Disabled Workers Four Times as Likely as Others to Be Laid Off During Virus Downturn

'There is concern that the longer disabled workers remain out of the workforce, the more difficult it will be to bring them back,' the commission’s report warned

Lee Yaron
Lee Yaron
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People with disabilities at work in Rosh Haayin in central Israel.
People with disabilities at work in Rosh Haayin in central Israel.Credit: Dan Kinan
Lee Yaron
Lee Yaron

During the coronavirus pandemic, employers have furloughed disabled workers at a rate nearly four times that of non-disabled workers, and government aid will be required to return many of them to their jobs, the Justice Ministry’s Commission for Equal Rights for Persons with Disabilities said in a new report.

The report summarizes findings from a study that the commission conducted over the past several weeks among employers of a combined total of 22,500 workers, in an effort to find ways to get disabled workers back to their jobs. According to responses to questionnaires provided by the employers, 40 percent of their disabled workers were put on unpaid leave, compared to 11 percent of their workers without disabilities.

“There is concern that the longer disabled workers remain out of the workforce, the more difficult it will be to bring them back,” the commission’s report warned. “During previous economic crises, such the high-tech crisis in 2001 and the financial crisis of 2008, it took two years for disabled workers to return to the workforce, although the economy rebounded faster than that.”

The Justice Ministry listed several challenges cited by employers who are seeking to reemploy the disabled, including the need to devote management resources to provide support to the workers on the job, economic constraints, changes in the economy that have made the workers’ jobs redundant and the need to adopt the work environment to new Health Ministry guidelines.

The employers also noted that, due to cutbacks during the pandemic, many workers are being asked do a variety of jobs simultaneously, which the employers said may be difficult for their disabled employees, some of whom were trained to do one specific task.

President Reuven Rivlin poses with a group of people with disabilities in 2017.
President Reuven Rivlin poses with a group of people with disabilities in 2017.Credit: Mark Neiman / GPO

Working from home – a shift that occurred in large segments of the economy during the pandemic – also poses challenges for disabled workers. Some employers cited the difficulty in installing home computers with accessible technology that the disabled workers need. Also mentioned was that some disabled employees are at high risk for coronavirus exposure and are therefore not being allowed to return to their places of employment. And for this reason, some have chosen not to return to work of their own accord.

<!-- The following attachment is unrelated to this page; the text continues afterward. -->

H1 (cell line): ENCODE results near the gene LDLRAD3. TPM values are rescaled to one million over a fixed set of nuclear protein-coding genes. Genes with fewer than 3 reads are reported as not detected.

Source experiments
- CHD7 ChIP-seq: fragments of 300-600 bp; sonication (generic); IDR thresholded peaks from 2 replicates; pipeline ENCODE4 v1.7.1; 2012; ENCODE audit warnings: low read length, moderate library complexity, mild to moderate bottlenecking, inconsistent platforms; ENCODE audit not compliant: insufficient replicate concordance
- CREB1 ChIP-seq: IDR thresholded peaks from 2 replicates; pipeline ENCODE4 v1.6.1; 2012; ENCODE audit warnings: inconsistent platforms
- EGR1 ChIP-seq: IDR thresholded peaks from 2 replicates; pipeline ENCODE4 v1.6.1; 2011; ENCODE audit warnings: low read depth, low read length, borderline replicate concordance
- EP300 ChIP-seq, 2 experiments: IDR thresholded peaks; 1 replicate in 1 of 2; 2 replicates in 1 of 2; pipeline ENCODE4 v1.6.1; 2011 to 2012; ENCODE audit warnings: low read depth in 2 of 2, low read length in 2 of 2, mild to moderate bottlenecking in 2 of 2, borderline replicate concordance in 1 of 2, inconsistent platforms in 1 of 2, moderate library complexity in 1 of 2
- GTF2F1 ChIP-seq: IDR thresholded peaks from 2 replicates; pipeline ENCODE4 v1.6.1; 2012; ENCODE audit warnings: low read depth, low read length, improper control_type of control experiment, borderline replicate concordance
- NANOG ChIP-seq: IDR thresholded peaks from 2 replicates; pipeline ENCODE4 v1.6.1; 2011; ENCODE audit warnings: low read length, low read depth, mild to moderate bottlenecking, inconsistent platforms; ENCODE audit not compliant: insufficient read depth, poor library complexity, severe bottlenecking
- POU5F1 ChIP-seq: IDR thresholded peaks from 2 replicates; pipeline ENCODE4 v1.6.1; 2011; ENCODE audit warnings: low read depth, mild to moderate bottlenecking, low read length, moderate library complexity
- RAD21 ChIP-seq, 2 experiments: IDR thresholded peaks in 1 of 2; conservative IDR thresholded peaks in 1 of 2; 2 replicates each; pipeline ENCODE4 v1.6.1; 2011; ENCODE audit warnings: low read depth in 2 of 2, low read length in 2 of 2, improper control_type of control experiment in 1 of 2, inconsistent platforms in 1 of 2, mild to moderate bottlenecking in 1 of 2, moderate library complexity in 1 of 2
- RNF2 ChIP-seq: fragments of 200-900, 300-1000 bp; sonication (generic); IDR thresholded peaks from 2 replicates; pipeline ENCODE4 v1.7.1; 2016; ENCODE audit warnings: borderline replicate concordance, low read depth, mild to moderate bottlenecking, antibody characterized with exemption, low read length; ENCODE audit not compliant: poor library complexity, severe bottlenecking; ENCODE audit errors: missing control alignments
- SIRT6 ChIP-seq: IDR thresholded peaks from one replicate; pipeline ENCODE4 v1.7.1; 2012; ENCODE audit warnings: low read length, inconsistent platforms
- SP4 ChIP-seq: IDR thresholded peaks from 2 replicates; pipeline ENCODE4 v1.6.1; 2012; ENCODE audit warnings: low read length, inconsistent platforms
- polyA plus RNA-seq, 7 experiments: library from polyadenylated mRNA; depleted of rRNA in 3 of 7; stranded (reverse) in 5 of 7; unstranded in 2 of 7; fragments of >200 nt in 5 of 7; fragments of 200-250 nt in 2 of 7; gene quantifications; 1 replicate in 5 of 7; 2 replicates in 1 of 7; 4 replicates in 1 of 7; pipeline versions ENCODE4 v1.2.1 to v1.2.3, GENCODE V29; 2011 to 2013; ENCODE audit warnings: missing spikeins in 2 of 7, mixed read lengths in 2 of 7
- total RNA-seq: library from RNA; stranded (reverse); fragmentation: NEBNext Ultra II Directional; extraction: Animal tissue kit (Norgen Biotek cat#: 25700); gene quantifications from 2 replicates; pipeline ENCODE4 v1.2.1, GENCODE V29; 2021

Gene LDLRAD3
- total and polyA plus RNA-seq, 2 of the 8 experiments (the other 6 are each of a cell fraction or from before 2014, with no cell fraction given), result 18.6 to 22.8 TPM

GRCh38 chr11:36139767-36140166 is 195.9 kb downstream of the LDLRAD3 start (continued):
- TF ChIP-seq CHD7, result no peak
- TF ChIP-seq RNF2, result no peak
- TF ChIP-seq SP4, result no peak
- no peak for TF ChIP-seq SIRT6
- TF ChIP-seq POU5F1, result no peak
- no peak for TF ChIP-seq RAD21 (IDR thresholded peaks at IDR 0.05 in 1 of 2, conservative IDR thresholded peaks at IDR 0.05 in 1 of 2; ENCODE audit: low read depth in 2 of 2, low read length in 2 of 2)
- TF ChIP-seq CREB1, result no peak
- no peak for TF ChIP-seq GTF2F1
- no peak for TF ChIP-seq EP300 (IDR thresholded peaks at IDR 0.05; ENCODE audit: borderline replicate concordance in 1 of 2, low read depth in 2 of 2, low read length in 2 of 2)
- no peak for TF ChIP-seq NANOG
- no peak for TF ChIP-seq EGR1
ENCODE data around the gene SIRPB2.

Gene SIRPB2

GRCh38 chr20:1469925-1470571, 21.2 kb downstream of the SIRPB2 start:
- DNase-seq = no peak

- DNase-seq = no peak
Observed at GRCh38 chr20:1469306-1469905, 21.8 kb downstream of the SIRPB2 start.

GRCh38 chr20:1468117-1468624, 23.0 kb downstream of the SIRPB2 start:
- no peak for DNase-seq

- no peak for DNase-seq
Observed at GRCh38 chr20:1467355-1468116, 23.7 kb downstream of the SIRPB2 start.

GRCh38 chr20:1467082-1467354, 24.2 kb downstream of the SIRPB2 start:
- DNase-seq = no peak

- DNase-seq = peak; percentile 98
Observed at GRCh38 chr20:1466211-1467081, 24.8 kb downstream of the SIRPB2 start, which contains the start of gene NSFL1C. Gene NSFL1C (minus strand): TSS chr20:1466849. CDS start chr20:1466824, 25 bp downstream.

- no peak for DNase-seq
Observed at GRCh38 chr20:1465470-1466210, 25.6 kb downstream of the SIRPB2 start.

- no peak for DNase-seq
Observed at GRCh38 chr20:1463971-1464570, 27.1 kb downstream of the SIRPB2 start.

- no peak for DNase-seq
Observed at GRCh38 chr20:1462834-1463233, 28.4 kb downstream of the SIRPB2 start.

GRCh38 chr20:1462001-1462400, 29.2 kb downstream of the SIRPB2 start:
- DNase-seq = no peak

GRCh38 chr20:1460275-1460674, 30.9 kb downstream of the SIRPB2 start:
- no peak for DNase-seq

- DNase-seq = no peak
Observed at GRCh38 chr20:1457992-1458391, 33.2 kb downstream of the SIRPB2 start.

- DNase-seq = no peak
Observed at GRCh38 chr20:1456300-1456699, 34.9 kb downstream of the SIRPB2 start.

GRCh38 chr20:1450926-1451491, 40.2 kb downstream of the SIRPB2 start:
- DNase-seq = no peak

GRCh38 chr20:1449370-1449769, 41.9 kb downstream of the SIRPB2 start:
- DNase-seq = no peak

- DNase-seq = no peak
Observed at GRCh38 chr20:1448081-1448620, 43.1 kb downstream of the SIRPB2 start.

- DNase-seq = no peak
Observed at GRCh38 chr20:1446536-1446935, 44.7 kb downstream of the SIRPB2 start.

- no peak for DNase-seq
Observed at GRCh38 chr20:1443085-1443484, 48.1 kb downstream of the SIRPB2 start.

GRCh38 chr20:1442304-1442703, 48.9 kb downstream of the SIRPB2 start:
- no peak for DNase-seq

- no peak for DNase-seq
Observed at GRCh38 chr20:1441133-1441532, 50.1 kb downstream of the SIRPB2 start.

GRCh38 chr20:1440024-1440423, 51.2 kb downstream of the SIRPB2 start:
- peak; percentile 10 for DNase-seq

“According to past experience, people with disabilities who enter the cycle of unemployment and begin receiving disability allowances have a hard time reentering the labor force,” the commission stated. “A speedy and immediate response is needed to get these workers back to full employment. Their not returning causes long-term harm and an increase in government expenditure on allowances, etc.”

“Now, with the return to routine, employers are facing numerous challenges related to accepting furloughed workers back at work. To assure that people with disabilities continue to participate in the workforce, support for this process is needed from the government,” the commission added.

Even though more research will be needed using data from the National Insurance Institute and the Employment Service, it is clear that the government will have to provide incentives to encourage the rehiring of disabled workers, the Justice Ministry said. “The monetary support to the employers has to be simple and rapidly implemented, without any unnecessary bureaucracy,” the report stated.

The proposed incentives include subsidies given directly to the workers, wage subsidies paid to the employers, grants to employers and compensation for low productivity. The commission also proposes helping employers arrange access for disabled employees who are working from home in addition to transportation and training.

The commissioner, Avremi Torem, said the coronavirus crisis has eroded the rights of the disabled and their integration into the workforce. “Returning from unpaid leave is a significant point, which has far-reaching consequences for their situation and social equality. Resources must be invested and ways must be found to assist employers to prevent the expulsion of the disabled from the workforce and their continued exclusion.”

People with disabilities – physical, sensory, cognitive or psychological – represent an estimated 20 percent of Israel’s population. A Justice Ministry analysis shows that in recent years, there has been in increase in the rate at which the disabled are employed as a result of the work of a variety of agencies in addition to legislation and changes in employers’ perceptions. Nevertheless, the rate of employment of the disabled is still low compared to the non-disabled – about 60 percent of those of working age.

“The coronavirus crisis here and around the world has affected the disabled and widened the disparities between them and people without disabilities in every realm of life,” the commission stated. “Non-employment of the disabled has personal consequences for the individual, broad social consequences and economic ramifications when it comes to government expenditures on disability allowances and in general. There must be a quick and immediate solution that brings these workers back to full employment.”

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